Veil Nebula Complex Don Goldman just got his Epsilon 180 and his first subject from the Sacramento area was this group of several emission nebula in Cygnus.  So, I had to go for it too.  As did Don, I used one hour each of hydrogen alpha and oxygen III filtered data (15 minute sub exposures).  Acquired in CCDSoft with my Epsilon 180ED and STL11000 camera with (of course) AstroDon filters.  I processed the data in CCDStack, including minimizing a strong gradient in the OIII image, likely due to a combination of light pollution and the Moon.  The color was assembled in Photoshop CS using Ken Crawford's clipping layers method (at least Ken is the guy who showed me this powerful technique, I'm not sure if he "invented" it).  R=Ha, G&B=OIII.  Don took a look at my initial version and gave me a few suggestions for smoothing things out, and here it is, a "pretty good" shot of the Veil.  Click on image at left for full-resolution version, only slightly cropped on left and right sides.  The detail in the full-resolution image is amazing to me.

Click on image for LARGER version...








Lagoon, Trifid and Friends from Shingletown Star Party - APOD 11/2/2007

Lagoon, Trifid & Friends This image was taken at the Shingletown Star Party in June 2006 with my Epsilon 180ED scope and STL11000 camera using Astrodon narrowband filters. Acquired in CCDSoft, processed in CCDStack, and PhotoshopCS. Total exposure time was nearly five hours. The large bluish nebula is the Lagoon, the small blue-redish guy to the left is the Trifid. There is a nice open cluster below the Trifid. The greenish and redish nebula below the Lagoon is IC1275. I don't yet know what the large redish form at the top right is a part of. This is my fifth attempt at getting a satisfying image. 


Click on image for LARGER version...














Rosette Nebula Wins Peoples Choice Award at Enotria Gallery May Show

IC443 Jellyfish NebualMy first public showing of an astronomical image geenerated a great deal of interest at the Enotria Gallery in Sacramento during its May show.  Gallery vistors voted it Peoples Choice over an excellent selection of works by eight other artists.  During June, my Jellyfish Nebula (below) will be hanging.  It generated a lot of comments and questions during Saturday night's opening, part of Sacramento's "Second Saturday Art Walk".  Both prints are 30x45 inches and were printed by CaliColor on and Epson 9800 inkjet. Photo at right by Eddie Mayda.  Imaged with TOA-150 and STL11000.


Click on image for LARGER version...





"Jellyfish" Nebula Narrowband

IC443 Jellyfish NebualNormally faint and elusive, the Jellyfish Nebula is caught in the net of this wide-field view.  This jellyfish is part of bubble-shaped supernova remnant IC 443, the expanding debris cloud from an exploded star some 5,000 light-years away.  Like its cousin in astrophysical waters, the Crab Nebula, IC 443 is known to harbor a neutron star, the collapsed core of the massive star that exploded over 30,000 years ago.  This image was assembled from four hours of exposures of hydrogen-alpha emissions and seven hours of oxygen-III emissions, all taken from the Woodlake Observatory near downtown Sacramento.  Taken a Takahashi TOA-150 (1,100 mm focal length, f/7.3) and SBIG STL-11000xm with AstroDon filters ona Paramount ME..  This image tied for "Peoples Choice" award at June Enotria Gallery show in Sacramento.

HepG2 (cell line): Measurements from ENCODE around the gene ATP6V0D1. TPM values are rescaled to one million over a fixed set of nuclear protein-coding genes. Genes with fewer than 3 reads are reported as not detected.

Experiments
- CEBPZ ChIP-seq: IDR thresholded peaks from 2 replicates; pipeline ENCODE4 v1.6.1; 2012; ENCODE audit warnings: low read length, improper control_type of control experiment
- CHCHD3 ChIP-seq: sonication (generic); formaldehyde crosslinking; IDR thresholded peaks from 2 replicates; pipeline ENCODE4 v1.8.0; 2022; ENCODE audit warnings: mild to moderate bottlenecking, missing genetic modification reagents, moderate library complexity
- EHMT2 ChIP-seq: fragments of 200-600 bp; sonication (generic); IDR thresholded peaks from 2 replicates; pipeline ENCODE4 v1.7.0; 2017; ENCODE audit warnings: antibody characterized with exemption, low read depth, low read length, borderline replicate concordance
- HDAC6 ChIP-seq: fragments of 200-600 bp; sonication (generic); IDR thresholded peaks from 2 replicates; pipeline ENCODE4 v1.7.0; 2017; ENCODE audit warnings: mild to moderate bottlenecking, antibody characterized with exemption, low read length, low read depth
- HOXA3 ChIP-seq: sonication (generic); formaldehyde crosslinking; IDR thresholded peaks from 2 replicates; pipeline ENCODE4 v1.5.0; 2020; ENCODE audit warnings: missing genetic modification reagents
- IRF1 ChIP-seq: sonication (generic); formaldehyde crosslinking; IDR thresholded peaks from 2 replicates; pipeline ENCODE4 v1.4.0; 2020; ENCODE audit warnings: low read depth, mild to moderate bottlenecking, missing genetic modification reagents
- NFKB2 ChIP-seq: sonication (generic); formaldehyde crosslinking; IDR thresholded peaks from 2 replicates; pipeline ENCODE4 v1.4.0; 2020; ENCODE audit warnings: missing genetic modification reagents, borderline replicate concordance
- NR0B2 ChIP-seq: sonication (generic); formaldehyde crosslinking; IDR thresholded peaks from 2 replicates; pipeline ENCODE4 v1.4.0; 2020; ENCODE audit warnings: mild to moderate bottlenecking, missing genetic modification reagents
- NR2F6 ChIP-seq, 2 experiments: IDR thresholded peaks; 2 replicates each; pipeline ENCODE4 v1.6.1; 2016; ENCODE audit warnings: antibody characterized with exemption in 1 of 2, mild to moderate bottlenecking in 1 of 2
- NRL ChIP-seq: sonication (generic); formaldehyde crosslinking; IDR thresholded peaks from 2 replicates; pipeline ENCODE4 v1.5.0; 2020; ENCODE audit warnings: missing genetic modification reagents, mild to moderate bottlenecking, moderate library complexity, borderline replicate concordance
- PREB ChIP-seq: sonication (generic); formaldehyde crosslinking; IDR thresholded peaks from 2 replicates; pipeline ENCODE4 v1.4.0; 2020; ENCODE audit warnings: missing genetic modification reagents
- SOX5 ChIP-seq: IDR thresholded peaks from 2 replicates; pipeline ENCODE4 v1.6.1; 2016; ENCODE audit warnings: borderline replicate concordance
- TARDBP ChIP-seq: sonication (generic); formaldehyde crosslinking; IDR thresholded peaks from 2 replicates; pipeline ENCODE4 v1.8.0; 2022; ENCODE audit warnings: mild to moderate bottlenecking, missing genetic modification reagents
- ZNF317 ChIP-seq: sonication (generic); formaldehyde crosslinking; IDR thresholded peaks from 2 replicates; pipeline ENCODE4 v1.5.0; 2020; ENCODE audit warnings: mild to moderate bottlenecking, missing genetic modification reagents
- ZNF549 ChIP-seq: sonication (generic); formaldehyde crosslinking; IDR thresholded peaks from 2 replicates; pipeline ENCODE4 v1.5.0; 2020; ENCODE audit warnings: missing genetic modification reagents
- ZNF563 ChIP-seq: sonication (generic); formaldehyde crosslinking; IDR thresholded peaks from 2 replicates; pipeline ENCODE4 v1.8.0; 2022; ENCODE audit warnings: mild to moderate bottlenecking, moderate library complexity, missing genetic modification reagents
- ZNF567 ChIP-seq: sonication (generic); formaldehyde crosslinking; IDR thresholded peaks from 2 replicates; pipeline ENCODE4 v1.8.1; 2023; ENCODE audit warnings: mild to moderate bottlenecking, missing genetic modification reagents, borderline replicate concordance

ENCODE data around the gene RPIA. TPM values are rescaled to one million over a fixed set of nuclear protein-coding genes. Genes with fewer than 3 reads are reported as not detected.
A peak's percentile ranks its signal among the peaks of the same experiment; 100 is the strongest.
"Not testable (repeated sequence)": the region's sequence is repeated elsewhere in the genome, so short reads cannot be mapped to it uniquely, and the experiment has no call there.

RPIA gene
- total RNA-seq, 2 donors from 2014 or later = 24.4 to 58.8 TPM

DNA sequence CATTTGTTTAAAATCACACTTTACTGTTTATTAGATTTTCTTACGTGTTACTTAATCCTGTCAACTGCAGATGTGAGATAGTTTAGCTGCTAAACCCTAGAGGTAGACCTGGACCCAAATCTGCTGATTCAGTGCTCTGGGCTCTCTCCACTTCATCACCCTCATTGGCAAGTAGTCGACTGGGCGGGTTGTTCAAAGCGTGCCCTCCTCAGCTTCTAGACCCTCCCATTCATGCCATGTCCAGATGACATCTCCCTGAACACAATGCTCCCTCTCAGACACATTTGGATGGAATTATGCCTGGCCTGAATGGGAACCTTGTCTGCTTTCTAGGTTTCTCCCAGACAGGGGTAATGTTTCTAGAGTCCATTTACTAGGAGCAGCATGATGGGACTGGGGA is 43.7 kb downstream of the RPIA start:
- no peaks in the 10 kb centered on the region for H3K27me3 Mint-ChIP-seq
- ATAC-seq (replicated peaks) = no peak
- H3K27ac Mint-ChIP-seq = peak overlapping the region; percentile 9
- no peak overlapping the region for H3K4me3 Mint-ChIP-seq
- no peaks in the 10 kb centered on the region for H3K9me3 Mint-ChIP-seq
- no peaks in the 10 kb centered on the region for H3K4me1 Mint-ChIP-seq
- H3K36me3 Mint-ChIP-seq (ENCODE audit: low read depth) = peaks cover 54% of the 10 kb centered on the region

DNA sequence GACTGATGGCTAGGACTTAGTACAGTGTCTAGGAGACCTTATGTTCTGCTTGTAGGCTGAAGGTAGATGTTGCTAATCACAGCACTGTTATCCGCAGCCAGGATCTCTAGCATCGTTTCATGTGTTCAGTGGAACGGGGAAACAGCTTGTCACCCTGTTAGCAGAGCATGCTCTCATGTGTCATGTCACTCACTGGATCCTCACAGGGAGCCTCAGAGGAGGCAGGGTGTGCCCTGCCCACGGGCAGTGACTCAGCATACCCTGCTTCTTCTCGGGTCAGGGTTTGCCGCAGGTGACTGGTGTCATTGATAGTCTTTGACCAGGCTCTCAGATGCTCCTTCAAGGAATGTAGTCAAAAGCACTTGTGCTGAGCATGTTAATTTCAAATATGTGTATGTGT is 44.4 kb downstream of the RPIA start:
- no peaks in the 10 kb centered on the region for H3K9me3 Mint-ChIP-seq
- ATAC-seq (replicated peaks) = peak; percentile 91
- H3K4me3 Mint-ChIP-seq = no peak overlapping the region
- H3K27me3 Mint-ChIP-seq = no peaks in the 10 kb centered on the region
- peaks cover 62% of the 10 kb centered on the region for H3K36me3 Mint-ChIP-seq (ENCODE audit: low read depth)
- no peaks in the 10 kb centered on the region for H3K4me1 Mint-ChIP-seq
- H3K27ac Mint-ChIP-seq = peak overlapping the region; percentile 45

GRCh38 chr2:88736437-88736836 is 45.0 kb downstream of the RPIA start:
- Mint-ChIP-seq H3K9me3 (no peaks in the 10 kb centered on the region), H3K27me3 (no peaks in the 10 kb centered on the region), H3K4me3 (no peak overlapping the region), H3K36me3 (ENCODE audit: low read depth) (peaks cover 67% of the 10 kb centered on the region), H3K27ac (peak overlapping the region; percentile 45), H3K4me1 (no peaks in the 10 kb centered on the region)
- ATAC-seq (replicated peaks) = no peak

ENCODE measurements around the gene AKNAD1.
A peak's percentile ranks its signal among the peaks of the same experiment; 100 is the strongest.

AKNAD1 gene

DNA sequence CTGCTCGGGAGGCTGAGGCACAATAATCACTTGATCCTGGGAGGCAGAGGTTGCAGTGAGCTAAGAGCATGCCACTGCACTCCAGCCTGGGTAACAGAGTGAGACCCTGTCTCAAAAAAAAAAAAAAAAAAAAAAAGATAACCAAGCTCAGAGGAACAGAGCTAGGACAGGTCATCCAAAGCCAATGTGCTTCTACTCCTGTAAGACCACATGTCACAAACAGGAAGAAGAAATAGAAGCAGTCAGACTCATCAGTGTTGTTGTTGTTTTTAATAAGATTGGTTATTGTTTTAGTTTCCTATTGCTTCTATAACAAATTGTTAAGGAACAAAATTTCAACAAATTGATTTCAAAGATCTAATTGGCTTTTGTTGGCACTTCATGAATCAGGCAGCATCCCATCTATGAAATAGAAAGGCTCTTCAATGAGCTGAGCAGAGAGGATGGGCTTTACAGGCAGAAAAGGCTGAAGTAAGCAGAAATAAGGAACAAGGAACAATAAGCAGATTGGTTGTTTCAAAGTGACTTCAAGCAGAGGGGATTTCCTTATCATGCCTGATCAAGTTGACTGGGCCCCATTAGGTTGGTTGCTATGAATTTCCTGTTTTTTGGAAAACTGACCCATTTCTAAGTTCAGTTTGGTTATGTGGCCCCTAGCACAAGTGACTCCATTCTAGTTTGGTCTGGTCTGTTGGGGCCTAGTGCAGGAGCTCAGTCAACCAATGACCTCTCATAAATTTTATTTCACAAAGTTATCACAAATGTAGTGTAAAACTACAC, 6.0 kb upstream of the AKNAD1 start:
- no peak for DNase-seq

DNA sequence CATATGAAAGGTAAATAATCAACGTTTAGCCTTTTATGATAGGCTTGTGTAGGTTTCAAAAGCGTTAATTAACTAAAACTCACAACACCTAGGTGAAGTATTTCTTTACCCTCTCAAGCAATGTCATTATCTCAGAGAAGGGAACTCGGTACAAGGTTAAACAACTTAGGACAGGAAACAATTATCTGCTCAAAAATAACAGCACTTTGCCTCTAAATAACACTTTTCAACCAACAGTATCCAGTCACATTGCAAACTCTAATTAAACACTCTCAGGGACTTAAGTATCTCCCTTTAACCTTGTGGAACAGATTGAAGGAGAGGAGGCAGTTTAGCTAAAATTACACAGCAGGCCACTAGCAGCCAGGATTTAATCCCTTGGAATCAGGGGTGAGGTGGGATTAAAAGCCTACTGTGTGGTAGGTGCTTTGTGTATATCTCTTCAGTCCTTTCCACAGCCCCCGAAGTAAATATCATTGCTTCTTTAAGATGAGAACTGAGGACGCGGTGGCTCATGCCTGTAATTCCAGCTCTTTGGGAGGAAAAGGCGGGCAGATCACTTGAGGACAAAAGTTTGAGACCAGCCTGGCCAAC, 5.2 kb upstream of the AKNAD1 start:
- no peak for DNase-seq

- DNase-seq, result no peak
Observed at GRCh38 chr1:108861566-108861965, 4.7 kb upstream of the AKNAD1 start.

Click on image for LARGER version...




Rosette Nebula in Narrowband - Voted "Peoples Choice" at Enotria Gallery, May 2006

NGC2237 Rosette NebulaThe beautiful Rosette Nebula and other star forming regions are often shown in astronomical images with a predominately red hue - in part because the dominant emission in the nebula is from hydrogen atoms. Hydrogen's strongest optical emission line, known as H-alpha, is in the red region of the spectrum, but the beauty of an emission nebula need not be appreciated in red light alone. Other atoms in the nebula are also excited by energetic starlight and produce narrow emission lines as well. In this widefield view of the Rosette, narrow band images are combined to show emission from sulfur atoms in red, hydrogen in blue, and oxygen in green. This image spans about 150 light-years in the constellation Monoceros, at the 3,000 light-year estimated distance of the Rosette Nebula.  It was imaged from Sacramento with a Takahashi TOA-150 refractor at f/7.3.  The camera was an SBIG STL-11000 with AstroDon filters. Total exposure time was 14.5 hours.  Click on the image for LARGER version...






New Mexico Skies:  M100

M100The conditions were so-so at best in New Mexico last night, but I got SOMETHING.  Not too bad, considering seeing jumping around from 2 - 4 arc seconds and high clouds cruising by.  This is a "true color" version made with ten-minutes each of LRGB binned 2x2 with Astrodon filters on the STL11000 and 16" RCOS scope at New Mexico Skies.  Guiding with remote camera head and Don Goldman's ROGUE off-axis rotating guider.  Data was acquired with Maxim DL4 and CCDAutopilot 2.  Processed and combined in CCDStack, then some hue/saturation and curves applied in Phtoshop CS2.  It would be nice to shoot this under better conditions, and unbinned.  So much sky, so litle good weather...

Click on image for LARGER version...



California Nebula in Ha and SII with Epsilon 180ED

NGC1499 California NebulaIt sorta looks like California, tipped over with North to the left...  This is made with the Epsilon 180ED scope (180mm f/2.8) and STL-11000xm camera from home in Sacramento.  This version has 100 minutes of H-alpha and 60 minutes of Sulphur II.  The Ha was mapped to G and B, and the SII to Red.  It was processed in CCDStack and combined and finished in Photoshop.  The Ha was grabbed in early February when it was well-up in the sky, while the SII was had in mid-March, with the nebula only about 30 degrees above the western horizon when the last SII image was made.  Image is hanging in the July 2006 Enotria Gallery show in Sacramento.

Click on image for LARGER version...



Owl Nebula LRGB imaged from New Mexico Skies

Owl NebulaThe Owl Nebula, NGC3587.  This is latest version which includes luminance data.  It is a distinct improvement over my earlier RGB version..  The color here was combined in CCDStack with excellent results. The red rim around the nebula was enhanced slightly in Photoshop using curves.  No noise reduction or other smoothing was applied.  I am very pleased with the high S/N of the image.   All data (one hour each LRGB) was acquired the night of March 4-5, 2006 with the 3GT 16" RCOS at NM Skies. 


Click on image for LARGER version...



Thank you APOD and SEDS for much of the image information cited above...


I hope that your monitor sees all the tones from dark to light: